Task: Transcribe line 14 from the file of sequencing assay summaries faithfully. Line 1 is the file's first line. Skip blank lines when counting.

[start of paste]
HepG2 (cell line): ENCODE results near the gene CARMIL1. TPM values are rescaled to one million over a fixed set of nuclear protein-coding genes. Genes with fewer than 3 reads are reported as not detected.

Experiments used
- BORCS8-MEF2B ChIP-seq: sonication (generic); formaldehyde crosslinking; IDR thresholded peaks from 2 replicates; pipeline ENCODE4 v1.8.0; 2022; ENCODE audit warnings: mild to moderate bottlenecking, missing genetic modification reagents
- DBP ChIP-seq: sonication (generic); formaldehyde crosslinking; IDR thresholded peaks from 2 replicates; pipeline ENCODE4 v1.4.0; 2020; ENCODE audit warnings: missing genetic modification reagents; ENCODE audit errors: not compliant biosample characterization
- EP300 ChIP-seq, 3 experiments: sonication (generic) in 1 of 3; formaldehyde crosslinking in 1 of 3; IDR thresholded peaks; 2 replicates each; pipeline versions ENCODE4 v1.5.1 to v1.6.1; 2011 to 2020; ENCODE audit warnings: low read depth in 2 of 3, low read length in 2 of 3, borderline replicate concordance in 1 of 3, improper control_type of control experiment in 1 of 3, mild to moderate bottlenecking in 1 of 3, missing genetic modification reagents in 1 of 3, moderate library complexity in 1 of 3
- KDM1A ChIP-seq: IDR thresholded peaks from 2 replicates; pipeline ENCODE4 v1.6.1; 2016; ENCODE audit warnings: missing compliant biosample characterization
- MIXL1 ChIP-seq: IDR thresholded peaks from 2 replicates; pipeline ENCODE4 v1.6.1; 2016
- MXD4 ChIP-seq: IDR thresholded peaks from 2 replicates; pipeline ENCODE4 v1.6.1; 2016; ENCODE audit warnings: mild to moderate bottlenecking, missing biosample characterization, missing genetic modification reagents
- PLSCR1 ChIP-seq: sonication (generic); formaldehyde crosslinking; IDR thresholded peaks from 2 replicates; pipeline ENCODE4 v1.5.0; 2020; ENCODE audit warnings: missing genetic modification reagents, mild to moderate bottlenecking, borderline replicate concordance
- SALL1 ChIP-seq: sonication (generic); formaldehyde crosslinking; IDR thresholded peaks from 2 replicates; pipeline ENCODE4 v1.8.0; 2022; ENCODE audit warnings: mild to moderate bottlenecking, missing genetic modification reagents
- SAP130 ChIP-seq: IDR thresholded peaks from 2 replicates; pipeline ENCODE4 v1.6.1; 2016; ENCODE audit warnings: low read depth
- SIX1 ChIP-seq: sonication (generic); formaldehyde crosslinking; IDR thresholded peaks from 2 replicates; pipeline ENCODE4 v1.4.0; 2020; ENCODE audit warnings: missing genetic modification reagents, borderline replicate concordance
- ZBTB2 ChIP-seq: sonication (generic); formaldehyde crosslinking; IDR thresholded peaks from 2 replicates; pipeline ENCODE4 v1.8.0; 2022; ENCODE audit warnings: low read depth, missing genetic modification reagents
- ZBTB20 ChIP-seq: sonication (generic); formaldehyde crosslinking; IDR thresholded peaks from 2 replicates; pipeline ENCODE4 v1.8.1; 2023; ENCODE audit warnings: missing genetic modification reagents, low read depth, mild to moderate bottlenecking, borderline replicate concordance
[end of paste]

- ZBTB20 ChIP-seq: sonication (generic); formaldehyde crosslinking; IDR thresholded peaks from 2 replicates; pipeline ENCODE4 v1.8.1; 2023; ENCODE audit warnings: missing genetic modification reagents, low read depth, mild to moderate bottlenecking, borderline replicate concordance